Performance: Escanaba's Paxton Johnson

June 8, 2018

Paxton Johnson
Escanaba junior – Golf

The Eskymos’ ace became the 10th in MHSAA history to win a third Girls Golf Finals individual championship when she shot an 80 on May 31 at Escanaba Country Club to claim the Upper Peninsula Division 1 title by five strokes and earn the Michigan Army National Guard “Performance of the Week.”

Johnson next season will attempt to join Marquette’s Kendra Palmer (1996-99) and Carley Saint-Onge (2008-11) as the only four-time Finals winners. Johnson has averaged 80 strokes for 18 holes during the first three seasons of her high school career, despite often battling tough spring conditions during the U.P. thaw, and has won 31 of 32 high school events she’s played. She’s managed her Finals success despite playing the last three seasons against Houghton’s Kaaren Liston, who won the U.P. Division 1 title in 2015 as a freshman and finished second (or tied for second) to Johnson the last three years. Last week’s championship came despite a storm that halted play and left sizable puddles on the course as golfers returned – but Johnson continued to shine and in the process also led Escanaba to its third straight UP Division 1 team championship.

In addition to starring on the course, Johnson plays volleyball during the fall and carries a 4.1 grade-point average to rank second academically in her graduating class. Her favorite subject is chemistry – “It’s fun to be able to overcome challenges,” she said – and she hopes to study after high school to become a pharmaceutical chemist while continuing her golf career at the collegiate level.

Coach Brian Robinette said: “She's had a phenomenal run for sure. Her fundamentals and golf IQ are remarkable. She is also the type that works when coaches are not looking. All this and she is the No. 2-ranked student in her class. Pax is truly driven to play at the next level.”

Performance Point: “I played pretty solid for my first nine holes, and then I had a mess-up on (No.) 10 and then we got called off the course, which helped me get my momentum back. The only places I really struggled after that were on the holes that were really soaked with water where even a casual water drop didn’t really help. So I think it went pretty well considering the weather conditions. … I didn’t really know how wet it was until we got out to that hole. I was just glad that it wasn’t still raining. It was actually kinda nice out.”

Cusp of history: I actually know Kendra Palmer; I played in the U.P. Ladies Finals with her. I just think it would be really cool to be able to have my name in that group. They’re both really good golfers. … I really started thinking about it this year. After I won the first two (MHSAA titles) and I found out the Finals were at my home course this year, I was like, ‘OK, if I can pull off the third I’ll have some momentum going into my fourth year.’”

Lead the way: “I’d really like to win another team championship, so I really want to work hard at that. That’s my main priority. I plan on asking my teammates to golf with me all summer long to get a feel for it more. We had a senior who graduated who had a lot of experience, but other than that, the rest of our team is really new. I just like being able to encourage my teammates, and congratulate them after we win as a team; that’s a great feeling. Especially after U.P.s (Finals), once we added up the scores, being able to tell whole team we did it and we pulled it off was a great feeling.”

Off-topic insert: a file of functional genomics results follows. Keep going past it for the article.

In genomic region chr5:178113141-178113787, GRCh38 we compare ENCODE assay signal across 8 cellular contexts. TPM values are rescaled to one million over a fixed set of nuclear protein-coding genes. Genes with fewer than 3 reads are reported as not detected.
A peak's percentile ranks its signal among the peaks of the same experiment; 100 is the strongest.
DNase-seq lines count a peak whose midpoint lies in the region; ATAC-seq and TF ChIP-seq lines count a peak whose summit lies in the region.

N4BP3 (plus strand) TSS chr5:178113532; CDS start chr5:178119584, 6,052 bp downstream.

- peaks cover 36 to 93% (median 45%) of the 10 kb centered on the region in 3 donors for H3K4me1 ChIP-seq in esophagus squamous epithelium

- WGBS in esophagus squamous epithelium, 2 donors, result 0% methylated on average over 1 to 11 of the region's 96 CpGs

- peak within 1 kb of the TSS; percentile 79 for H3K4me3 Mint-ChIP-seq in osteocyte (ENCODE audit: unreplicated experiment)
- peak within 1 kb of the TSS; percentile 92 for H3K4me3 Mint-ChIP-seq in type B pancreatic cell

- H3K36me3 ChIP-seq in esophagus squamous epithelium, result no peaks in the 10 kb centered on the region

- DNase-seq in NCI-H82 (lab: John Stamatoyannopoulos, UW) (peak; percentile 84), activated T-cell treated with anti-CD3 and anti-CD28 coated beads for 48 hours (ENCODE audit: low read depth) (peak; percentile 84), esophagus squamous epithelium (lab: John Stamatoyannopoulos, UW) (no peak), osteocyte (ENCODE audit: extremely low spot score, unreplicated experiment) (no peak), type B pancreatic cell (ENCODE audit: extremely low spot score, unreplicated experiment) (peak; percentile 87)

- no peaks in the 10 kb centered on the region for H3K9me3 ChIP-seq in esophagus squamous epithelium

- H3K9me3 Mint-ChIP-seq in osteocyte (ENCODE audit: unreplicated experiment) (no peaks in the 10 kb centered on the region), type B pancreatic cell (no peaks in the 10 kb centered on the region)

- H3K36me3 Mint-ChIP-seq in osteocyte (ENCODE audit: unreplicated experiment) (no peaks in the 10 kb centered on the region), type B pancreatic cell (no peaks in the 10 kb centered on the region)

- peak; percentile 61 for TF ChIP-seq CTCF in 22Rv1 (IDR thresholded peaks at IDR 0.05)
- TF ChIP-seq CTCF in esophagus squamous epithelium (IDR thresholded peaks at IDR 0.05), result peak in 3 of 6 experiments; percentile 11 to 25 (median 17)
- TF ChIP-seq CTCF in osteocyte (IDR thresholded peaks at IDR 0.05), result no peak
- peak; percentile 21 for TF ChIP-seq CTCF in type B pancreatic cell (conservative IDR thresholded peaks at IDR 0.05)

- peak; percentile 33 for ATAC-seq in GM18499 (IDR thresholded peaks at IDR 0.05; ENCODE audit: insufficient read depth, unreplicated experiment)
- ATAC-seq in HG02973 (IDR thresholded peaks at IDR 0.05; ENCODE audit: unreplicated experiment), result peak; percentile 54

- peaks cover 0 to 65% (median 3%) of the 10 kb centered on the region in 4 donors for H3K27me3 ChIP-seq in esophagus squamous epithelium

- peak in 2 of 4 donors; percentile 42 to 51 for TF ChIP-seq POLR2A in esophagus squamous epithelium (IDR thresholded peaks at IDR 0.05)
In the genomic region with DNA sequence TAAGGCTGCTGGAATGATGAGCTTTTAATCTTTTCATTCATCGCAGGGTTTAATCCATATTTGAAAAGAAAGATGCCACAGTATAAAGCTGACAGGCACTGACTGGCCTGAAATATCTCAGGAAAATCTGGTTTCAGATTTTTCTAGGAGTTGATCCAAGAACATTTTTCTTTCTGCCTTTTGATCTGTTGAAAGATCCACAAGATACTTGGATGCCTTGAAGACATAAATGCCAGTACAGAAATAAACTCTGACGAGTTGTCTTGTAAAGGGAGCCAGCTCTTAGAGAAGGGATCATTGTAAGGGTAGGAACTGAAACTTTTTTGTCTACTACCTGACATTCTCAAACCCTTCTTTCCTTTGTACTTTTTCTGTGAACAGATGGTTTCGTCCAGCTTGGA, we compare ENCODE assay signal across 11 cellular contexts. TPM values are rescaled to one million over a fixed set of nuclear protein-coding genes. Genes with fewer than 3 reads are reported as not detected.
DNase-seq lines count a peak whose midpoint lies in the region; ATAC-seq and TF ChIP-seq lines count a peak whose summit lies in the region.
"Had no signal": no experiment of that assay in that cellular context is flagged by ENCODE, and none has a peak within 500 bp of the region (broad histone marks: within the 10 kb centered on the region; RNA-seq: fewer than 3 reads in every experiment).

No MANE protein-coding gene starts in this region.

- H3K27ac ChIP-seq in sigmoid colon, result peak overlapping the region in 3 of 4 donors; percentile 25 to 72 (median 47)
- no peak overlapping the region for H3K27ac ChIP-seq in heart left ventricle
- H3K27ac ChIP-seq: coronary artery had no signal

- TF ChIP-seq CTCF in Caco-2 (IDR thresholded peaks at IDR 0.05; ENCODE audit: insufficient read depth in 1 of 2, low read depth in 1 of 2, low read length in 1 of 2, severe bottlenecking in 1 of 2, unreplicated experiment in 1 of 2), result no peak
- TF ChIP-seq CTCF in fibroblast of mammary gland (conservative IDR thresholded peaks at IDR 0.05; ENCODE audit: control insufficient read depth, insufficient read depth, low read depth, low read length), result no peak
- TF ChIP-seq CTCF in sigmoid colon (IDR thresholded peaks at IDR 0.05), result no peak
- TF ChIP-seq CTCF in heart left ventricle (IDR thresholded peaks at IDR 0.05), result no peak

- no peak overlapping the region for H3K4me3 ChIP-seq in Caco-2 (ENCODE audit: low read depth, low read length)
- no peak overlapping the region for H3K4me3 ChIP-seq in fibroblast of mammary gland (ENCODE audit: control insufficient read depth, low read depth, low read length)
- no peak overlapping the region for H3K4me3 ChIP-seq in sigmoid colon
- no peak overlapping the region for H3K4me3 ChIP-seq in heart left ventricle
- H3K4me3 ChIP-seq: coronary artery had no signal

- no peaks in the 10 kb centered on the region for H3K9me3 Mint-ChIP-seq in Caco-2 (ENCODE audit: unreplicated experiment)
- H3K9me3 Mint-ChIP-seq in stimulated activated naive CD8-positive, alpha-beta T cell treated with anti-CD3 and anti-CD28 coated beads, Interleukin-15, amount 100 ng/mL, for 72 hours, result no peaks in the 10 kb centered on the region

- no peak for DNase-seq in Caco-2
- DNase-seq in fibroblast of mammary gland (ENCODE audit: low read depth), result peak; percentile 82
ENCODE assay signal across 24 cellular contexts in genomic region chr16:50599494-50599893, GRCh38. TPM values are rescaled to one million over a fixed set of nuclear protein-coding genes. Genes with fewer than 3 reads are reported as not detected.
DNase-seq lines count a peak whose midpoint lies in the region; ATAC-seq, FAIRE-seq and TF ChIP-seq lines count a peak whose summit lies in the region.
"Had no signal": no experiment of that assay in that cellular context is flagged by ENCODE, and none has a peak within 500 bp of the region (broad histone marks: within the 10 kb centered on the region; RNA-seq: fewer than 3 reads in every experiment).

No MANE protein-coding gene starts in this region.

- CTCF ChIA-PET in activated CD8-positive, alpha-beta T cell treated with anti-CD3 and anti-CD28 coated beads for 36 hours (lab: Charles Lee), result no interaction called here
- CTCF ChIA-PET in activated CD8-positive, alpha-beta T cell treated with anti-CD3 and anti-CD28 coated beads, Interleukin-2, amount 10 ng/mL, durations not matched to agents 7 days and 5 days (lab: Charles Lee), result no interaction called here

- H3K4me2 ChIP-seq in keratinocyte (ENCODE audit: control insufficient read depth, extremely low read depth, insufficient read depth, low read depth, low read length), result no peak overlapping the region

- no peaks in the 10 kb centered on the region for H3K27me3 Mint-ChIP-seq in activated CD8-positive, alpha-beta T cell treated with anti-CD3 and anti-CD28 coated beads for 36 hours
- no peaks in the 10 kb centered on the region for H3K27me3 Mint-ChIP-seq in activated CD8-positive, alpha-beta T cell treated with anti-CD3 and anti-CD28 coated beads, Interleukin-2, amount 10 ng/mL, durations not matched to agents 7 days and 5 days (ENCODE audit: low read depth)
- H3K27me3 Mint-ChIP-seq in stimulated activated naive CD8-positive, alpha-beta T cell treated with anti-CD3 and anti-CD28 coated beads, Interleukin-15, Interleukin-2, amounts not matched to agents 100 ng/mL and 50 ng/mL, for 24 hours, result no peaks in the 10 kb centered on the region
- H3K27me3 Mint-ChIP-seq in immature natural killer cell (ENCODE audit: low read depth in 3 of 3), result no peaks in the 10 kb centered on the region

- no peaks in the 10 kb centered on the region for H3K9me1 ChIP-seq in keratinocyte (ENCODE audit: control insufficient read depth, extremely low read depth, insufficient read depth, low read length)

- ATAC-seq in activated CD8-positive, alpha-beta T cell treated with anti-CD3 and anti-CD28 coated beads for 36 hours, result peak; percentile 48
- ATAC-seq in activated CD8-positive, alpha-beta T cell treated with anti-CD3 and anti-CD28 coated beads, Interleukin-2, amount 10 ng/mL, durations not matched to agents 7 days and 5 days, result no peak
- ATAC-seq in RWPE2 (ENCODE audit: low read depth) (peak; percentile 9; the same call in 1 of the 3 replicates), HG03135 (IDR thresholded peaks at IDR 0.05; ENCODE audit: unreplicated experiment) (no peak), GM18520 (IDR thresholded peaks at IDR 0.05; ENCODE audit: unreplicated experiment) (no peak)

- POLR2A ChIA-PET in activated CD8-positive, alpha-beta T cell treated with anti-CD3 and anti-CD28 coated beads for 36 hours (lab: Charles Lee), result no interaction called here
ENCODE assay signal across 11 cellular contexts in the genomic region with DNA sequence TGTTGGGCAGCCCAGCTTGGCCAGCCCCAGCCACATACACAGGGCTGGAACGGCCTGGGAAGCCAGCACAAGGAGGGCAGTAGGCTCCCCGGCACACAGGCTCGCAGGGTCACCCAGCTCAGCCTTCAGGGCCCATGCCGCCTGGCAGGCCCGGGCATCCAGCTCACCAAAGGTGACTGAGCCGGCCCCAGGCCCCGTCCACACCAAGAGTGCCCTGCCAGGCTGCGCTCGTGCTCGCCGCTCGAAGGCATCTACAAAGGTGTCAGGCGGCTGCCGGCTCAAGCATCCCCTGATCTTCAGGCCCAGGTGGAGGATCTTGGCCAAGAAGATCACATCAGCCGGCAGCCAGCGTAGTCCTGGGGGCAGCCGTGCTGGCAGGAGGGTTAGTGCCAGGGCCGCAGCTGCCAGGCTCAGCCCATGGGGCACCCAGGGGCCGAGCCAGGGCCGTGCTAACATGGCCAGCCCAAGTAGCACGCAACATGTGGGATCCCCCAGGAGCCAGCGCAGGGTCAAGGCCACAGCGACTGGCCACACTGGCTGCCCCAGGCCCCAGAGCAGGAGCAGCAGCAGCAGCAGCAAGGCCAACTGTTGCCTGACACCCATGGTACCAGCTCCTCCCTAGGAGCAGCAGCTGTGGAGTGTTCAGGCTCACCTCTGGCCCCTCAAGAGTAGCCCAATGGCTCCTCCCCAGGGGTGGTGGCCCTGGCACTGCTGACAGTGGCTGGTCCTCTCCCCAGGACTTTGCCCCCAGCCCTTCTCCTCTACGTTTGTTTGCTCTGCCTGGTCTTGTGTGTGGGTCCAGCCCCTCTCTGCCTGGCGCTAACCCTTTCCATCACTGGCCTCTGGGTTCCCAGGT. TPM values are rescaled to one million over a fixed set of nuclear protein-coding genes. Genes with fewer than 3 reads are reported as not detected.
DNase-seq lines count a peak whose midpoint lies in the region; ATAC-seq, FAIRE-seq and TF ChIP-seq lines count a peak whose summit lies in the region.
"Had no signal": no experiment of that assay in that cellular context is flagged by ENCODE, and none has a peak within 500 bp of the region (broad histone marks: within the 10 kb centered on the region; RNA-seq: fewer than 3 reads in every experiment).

Golfer for every season: “When the snow does melt, we do try to get out as soon as we can, as soon as the course is open. We just try to stay out as long as we can and try to make the most of the season. … I’ve played in snow before, and sleet and snow at the same time. There was one round at our (Great Northern Conference) finals where we got called off the course, but before we got called off it started downpouring and the greens were just running with water and we were still playing, so that was interesting. … (My strength) is probably being able to play and stay focused in whatever weather comes my way just because I have played in those conditions before. I see people get frustrated and just lose focus. (I’m) just trying to stay focused, focused on lies and stuff like that – it’s more defensive golf against the weather and just trying to play it safe.”

Looking up to Lexi: “I really like Lexi Thompson, just how aggressive she plays. She’s fearless on the course. I went to an LPGA event one time and actually got to meet her, and that was cool.”

- Geoff Kimmerly, Second Half editor

Every week during the 2017-18 school year, Second Half and the Michigan Army National Guard will recognize a “Performance of the Week" from among the MHSAA's 750 member high schools.

The Michigan Army National Guard provides trained and ready forces in support of the National Military Strategy, and responds as needed to state, local, and regional emergencies to ensure peace, order, and public safety. The Guard adds value to our communities through continuous interaction. National Guard soldiers are part of the local community. Guardsmen typically train one weekend per month and two weeks in the summer. This training maintains readiness when needed, be it either to defend our nation's freedom or protect lives and property of Michigan citizens during a local natural disaster. 

Previous 2017-18 honorees:
May 31: Lydia Goble, Schoolcraft softball - Read
May 24: Corinne Jemison, East Kentwood track & field - Read
May 17: Reagan Wisser, Richland Gull Lake soccer - Read
May 10: Clayton Sayen, Houghton track & field - Read
May 3: Autumn Roberts, Traverse City Central tennis - Read
April 26: Thomas Robinson, Wyoming Lee track & field - Read
March 29: Carlos Johnson, Benton Harbor basketball - Read
March 22: Shine Strickland-Gills, Saginaw Heritage basketball - Read
March 15: Skyler Cook-Weeks, Holland Christian swimming - Read
March 8: Dakota Greer, Howard City Tri-County wrestling - Read
March 1: Camree' Clegg, Wayne Memorial basketball - Read
February 23: Aliah Robertson, Sault Ste. Marie swimming - Read
February 16: Austin O'Hearon, Eaton Rapids wrestling - Read
February 9: Sophia Wiard, Muskegon Oakridge basketball - Read
February 2: Brenden Tulpa, Hartland hockey - Read
January 25: Brandon Whitman, Dundee wrestling - Read
January 18: Derek Maas, Holland West Ottawa swimming - Read